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Supremes Could Decide Sky's the Limit for Campaign Donations

Alabama businessman Shaun McCutcheon is the plaintiff in a campaign-finance case before the U.S. Supreme Court.
Alabama businessman Shaun McCutcheon is the plaintiff in a campaign-finance case before the U.S. Supreme Court.
February 17, 2014

WASHINGTON - Another major Supreme Court decision on campaign finance could come as early as next week. In McCutcheon v. Federal Elections Commission, Alabama businessman Shaun McCutcheon said his First Amendment rights are violated when he cannot give a $2,600 donation to as many parties and candidates for federal office as he pleases. Many groups working to get money out of politics hope the high court rules against McCutcheon.

Others, such as Republican Senate Minority Leader Mitch McConnell and the libertarian Cato Institute, favor an end to all restrictions on political donations.

Trevor Burrus is a research fellow with the Cato Center for Constitutional Studies. He explained Cato's position on the issue.

"I do not think the danger of protecting the voice of the little guy is something the federal government, or any government, should be involved in. It's not a First Amendment concern that there are people out there who speak louder than other people and have more influence," Burrus said.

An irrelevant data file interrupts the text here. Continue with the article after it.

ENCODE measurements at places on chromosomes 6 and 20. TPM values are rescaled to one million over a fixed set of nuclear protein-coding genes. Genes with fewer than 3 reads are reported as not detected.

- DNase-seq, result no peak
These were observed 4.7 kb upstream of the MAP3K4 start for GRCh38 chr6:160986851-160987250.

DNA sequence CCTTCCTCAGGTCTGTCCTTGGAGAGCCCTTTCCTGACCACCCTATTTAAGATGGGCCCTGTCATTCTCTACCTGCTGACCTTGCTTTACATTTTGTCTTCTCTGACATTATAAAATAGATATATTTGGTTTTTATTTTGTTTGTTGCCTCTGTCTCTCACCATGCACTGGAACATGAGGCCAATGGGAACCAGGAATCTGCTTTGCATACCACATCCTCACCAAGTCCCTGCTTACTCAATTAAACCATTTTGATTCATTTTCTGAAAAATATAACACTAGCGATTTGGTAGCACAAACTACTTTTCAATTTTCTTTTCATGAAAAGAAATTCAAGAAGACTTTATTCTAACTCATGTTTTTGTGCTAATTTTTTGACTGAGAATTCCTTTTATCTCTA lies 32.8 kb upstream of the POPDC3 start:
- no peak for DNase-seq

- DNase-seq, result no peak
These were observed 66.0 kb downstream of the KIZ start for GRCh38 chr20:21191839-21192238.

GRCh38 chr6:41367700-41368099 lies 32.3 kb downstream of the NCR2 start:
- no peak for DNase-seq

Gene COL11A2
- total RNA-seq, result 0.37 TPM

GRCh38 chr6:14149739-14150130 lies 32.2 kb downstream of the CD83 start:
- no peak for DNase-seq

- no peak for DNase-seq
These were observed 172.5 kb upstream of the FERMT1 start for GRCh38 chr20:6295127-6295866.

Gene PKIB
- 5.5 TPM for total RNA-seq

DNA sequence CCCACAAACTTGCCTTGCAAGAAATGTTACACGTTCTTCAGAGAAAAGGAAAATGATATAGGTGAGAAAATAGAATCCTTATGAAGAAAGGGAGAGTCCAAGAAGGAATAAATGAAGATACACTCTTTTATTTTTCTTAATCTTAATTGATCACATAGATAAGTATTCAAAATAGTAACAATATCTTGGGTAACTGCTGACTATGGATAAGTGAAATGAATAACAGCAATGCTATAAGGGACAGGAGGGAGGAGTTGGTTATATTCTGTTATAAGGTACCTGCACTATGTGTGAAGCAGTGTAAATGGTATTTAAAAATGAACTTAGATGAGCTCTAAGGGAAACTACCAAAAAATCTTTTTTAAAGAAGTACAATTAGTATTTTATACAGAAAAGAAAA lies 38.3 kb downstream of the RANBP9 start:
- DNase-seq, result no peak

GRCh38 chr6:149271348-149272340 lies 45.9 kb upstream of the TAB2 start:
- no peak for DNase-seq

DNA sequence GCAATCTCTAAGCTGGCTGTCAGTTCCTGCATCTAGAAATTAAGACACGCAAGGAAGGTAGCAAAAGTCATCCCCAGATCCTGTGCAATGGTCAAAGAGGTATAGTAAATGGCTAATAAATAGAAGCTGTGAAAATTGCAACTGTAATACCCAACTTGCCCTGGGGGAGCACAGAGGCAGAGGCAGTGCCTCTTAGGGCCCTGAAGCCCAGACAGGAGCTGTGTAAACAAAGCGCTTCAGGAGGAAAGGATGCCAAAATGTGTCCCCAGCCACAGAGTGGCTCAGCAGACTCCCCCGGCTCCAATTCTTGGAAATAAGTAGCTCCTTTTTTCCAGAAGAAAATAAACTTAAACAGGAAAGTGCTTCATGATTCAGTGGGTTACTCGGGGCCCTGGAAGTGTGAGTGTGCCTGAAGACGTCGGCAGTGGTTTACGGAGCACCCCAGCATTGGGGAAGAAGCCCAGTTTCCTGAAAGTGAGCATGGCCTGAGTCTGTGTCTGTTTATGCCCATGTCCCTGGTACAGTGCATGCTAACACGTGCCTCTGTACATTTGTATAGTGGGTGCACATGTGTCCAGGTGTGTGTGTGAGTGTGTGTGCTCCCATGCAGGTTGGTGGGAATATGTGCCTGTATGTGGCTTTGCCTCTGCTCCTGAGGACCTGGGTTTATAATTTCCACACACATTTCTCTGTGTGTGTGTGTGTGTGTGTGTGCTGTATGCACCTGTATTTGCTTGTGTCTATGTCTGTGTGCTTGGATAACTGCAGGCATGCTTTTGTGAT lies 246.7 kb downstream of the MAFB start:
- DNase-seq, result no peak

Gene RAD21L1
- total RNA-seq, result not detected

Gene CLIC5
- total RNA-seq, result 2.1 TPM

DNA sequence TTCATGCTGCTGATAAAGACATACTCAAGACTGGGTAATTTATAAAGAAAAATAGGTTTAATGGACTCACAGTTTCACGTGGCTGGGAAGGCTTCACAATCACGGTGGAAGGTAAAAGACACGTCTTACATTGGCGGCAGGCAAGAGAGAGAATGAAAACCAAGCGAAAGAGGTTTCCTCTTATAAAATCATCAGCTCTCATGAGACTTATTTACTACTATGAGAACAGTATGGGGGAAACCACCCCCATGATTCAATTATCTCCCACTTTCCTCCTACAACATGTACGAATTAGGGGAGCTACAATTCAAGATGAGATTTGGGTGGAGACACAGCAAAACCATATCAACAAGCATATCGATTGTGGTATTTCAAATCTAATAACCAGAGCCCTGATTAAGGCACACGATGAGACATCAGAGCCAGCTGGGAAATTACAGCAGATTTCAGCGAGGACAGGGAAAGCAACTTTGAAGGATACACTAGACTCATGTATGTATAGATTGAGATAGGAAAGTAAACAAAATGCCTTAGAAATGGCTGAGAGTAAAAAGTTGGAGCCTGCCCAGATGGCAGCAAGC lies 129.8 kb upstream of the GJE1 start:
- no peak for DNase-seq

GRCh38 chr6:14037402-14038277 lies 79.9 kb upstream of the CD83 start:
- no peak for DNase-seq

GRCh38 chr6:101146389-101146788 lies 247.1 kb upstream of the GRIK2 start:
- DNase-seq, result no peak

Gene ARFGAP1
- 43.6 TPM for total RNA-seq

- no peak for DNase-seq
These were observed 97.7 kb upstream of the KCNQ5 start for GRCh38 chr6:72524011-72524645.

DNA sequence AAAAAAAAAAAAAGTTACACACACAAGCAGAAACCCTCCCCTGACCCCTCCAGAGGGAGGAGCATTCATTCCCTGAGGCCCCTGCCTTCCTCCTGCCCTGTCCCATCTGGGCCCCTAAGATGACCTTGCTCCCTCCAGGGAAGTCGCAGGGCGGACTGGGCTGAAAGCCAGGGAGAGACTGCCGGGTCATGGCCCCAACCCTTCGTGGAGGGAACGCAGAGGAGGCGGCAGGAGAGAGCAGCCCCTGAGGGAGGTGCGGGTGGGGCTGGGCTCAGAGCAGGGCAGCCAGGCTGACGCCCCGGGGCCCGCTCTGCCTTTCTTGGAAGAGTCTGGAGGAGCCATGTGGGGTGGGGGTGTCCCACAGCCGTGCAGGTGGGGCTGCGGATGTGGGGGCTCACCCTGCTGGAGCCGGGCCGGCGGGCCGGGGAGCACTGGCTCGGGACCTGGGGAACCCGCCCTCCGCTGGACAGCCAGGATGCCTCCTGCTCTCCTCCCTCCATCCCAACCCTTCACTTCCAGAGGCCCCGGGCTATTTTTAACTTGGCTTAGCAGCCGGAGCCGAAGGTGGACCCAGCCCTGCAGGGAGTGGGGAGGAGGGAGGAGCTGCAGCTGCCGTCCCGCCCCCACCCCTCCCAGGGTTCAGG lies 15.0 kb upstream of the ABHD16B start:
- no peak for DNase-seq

He contended that all of the time that politicians must devote to fundraising keeps them from doing their job. Therefore, he would like to see an end to all limits on donations to candidates, parties and political action committees, he said.

Efficient as it might be for a very few donors to fund much larger portions of campaigns, Emma Boorboor, democracy associate, U.S. Public Interest Research Group (USPIRG), said the current overall limit is "plenty" already - in fact, it is almost double the median family income.

"Absent this limit, one wealthy donor would be permitted to contribute more than $3.5 million to a single party's candidates and party committees in one election cycle," Boorboor warned.

Support is building to keep limits in place, she said, from labor, faith, environmental and other groups.

"The more that special interests and corporations are able to spend money to influence the outcome of elections, the harder it's going to be to make progress on the issues that people really care about," Boorboor said.

These groups also would like to see the Supreme Court's 2010 decision in Citizens United overturned. That ruling said corporations and unions are "people" under the law, and therefore money they spend on elections is a form of protected free speech.

Melinda Tuhus, Public News Service - VA